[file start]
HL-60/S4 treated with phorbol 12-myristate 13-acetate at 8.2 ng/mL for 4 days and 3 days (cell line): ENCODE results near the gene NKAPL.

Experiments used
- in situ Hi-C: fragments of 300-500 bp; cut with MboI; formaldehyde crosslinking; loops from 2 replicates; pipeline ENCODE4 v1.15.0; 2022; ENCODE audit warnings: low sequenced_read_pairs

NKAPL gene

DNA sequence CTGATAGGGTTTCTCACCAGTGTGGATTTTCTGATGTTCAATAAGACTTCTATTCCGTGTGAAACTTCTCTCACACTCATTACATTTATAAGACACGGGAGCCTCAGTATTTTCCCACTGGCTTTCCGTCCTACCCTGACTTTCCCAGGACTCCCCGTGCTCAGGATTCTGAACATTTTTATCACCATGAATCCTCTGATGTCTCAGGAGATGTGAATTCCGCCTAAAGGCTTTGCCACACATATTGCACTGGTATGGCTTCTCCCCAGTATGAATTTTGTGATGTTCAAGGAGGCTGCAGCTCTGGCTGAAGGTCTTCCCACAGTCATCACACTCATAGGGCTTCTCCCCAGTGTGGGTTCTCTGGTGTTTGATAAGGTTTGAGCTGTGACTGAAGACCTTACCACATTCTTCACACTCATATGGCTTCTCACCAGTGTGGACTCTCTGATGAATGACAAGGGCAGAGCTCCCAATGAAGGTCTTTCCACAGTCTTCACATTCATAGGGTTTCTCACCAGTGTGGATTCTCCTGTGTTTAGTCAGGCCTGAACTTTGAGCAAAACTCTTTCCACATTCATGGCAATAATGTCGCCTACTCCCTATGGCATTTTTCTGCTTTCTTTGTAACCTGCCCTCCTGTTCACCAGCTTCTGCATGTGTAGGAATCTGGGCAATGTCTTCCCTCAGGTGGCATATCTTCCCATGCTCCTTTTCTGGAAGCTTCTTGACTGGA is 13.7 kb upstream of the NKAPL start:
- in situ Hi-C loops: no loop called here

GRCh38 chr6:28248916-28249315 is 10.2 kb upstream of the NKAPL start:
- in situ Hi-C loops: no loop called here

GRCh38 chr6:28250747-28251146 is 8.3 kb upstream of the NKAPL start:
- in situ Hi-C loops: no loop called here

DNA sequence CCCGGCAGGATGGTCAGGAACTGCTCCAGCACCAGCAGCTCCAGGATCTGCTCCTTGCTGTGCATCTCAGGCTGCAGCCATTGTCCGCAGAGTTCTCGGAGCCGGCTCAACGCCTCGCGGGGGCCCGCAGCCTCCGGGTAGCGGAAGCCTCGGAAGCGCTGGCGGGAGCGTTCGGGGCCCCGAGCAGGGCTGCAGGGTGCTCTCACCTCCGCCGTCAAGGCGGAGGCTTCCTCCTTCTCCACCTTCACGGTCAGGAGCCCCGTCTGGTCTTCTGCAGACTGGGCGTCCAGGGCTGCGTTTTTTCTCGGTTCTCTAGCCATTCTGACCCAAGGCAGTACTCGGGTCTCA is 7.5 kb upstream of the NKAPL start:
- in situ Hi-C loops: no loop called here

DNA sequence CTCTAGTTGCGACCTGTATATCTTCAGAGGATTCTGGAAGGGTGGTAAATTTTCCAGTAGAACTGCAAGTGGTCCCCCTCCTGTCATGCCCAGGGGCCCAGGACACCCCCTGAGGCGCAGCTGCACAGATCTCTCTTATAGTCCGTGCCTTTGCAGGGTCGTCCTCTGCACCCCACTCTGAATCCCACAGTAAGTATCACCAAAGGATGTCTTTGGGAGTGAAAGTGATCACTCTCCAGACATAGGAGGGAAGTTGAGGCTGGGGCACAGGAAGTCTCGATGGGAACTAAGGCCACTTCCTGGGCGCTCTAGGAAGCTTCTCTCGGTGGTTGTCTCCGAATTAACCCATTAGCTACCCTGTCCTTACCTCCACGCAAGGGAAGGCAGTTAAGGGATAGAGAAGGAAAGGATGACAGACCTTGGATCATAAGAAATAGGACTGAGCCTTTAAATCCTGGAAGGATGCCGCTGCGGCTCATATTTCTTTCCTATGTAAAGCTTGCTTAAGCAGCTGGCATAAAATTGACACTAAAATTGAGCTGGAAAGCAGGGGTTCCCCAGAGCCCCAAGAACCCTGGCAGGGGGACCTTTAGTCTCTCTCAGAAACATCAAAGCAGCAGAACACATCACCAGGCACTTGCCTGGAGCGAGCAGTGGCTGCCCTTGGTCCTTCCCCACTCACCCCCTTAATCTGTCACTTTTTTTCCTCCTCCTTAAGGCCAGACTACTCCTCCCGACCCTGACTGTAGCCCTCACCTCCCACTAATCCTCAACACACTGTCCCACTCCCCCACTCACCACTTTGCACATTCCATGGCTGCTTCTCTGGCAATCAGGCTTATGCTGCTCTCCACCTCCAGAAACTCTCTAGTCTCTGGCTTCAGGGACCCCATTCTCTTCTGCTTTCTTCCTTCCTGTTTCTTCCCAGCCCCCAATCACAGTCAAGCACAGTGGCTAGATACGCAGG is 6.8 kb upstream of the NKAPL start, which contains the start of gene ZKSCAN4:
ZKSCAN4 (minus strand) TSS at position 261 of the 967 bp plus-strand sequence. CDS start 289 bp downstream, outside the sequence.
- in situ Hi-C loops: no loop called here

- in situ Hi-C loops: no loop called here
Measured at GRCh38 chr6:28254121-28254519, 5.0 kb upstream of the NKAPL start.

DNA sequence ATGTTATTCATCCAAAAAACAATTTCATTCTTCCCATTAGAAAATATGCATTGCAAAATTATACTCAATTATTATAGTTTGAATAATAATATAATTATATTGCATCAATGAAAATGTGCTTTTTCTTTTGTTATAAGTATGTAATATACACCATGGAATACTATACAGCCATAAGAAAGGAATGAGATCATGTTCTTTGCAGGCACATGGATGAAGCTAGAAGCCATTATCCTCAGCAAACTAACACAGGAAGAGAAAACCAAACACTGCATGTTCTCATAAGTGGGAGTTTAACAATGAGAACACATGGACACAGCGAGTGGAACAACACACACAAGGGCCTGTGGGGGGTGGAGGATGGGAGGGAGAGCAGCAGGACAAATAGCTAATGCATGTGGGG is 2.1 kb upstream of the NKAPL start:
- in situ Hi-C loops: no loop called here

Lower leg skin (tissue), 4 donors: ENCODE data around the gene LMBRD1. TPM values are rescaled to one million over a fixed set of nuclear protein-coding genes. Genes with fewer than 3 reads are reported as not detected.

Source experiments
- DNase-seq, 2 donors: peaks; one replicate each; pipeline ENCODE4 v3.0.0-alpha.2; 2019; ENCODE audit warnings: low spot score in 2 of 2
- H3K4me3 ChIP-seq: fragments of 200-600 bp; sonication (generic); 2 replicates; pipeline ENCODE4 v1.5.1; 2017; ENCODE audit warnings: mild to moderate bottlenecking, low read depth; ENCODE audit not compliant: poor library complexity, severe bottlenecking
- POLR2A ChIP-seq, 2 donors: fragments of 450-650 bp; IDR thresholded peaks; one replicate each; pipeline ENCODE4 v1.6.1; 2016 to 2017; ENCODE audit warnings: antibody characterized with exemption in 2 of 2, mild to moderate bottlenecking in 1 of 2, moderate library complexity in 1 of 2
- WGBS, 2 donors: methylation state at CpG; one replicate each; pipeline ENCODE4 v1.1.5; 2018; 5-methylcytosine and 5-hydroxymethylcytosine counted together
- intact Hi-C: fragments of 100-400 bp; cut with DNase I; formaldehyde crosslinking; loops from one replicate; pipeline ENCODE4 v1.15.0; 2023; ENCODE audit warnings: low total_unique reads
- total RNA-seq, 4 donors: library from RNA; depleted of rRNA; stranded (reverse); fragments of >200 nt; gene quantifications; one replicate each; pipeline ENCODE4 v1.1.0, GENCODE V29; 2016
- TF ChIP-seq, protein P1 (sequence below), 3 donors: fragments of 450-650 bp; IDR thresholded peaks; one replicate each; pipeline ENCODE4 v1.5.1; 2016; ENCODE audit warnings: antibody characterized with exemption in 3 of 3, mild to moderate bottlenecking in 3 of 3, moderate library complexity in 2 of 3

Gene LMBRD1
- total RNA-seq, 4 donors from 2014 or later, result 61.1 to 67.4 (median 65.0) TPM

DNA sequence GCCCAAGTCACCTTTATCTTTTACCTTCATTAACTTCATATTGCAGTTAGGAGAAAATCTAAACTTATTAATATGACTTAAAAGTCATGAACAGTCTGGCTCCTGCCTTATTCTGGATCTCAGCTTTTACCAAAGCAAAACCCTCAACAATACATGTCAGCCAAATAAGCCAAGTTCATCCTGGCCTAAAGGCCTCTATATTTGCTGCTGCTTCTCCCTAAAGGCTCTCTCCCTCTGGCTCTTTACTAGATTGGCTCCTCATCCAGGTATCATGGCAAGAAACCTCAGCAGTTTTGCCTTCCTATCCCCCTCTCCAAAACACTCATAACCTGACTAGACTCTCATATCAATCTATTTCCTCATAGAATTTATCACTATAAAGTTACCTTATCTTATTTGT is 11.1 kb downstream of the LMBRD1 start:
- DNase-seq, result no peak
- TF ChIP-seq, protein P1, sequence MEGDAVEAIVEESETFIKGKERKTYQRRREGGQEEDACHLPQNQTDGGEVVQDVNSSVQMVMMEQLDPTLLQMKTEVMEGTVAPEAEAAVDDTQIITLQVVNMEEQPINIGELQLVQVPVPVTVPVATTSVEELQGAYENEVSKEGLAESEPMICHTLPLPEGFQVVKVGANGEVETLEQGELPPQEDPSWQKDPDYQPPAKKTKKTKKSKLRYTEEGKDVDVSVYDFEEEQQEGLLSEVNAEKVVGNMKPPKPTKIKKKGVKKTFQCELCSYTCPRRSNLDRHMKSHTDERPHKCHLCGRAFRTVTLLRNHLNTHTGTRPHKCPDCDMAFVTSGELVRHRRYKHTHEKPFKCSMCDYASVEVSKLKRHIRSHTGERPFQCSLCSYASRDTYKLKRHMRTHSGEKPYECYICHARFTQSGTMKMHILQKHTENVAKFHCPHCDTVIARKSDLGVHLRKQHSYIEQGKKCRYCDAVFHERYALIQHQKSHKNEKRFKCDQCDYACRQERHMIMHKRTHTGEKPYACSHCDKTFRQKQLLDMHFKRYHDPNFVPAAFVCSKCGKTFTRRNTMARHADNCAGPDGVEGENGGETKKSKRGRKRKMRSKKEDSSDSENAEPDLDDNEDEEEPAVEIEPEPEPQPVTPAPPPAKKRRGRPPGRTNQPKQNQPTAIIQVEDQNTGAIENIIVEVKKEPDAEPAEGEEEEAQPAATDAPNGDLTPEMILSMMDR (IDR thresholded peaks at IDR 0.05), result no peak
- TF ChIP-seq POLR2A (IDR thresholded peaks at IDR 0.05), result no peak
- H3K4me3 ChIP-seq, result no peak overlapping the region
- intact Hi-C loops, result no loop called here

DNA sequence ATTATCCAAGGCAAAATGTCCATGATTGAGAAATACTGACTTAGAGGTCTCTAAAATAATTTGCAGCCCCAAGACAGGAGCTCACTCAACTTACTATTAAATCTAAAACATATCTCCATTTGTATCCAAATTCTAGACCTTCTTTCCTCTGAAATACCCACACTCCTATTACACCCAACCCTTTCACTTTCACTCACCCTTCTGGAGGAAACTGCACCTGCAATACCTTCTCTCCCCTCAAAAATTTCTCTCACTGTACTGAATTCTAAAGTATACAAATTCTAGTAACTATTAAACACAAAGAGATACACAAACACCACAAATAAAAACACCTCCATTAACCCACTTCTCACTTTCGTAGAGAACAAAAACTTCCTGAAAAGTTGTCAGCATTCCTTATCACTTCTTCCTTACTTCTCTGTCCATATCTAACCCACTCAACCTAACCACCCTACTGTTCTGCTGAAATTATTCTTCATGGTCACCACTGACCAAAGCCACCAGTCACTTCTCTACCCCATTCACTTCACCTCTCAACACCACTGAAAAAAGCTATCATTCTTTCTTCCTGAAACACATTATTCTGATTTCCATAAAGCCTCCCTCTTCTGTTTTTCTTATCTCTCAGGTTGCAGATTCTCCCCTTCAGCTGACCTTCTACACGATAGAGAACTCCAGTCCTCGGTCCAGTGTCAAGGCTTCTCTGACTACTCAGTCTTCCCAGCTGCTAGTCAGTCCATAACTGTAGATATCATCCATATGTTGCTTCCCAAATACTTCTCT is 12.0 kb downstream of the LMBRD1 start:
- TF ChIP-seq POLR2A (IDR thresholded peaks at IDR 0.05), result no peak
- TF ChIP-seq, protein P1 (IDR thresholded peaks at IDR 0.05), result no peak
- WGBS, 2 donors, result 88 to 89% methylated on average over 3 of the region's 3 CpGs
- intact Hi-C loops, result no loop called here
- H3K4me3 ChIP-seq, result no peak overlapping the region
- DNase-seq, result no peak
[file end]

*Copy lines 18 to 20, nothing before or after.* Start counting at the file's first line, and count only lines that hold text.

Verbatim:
DNA sequence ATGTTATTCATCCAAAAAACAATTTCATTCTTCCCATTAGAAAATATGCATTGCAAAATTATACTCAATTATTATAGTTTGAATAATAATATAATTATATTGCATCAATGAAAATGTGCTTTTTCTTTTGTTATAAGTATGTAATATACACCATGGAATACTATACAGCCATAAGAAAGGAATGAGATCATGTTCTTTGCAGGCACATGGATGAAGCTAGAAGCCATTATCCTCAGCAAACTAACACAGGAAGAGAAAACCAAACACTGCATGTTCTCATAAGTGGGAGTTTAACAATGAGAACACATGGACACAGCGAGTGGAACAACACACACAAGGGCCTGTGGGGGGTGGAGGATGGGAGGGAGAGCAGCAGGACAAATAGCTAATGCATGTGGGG is 2.1 kb upstream of the NKAPL start:
- in situ Hi-C loops: no loop called here

Lower leg skin (tissue), 4 donors: ENCODE data around the gene LMBRD1. TPM values are rescaled to one million over a fixed set of nuclear protein-coding genes. Genes with fewer than 3 reads are reported as not detected.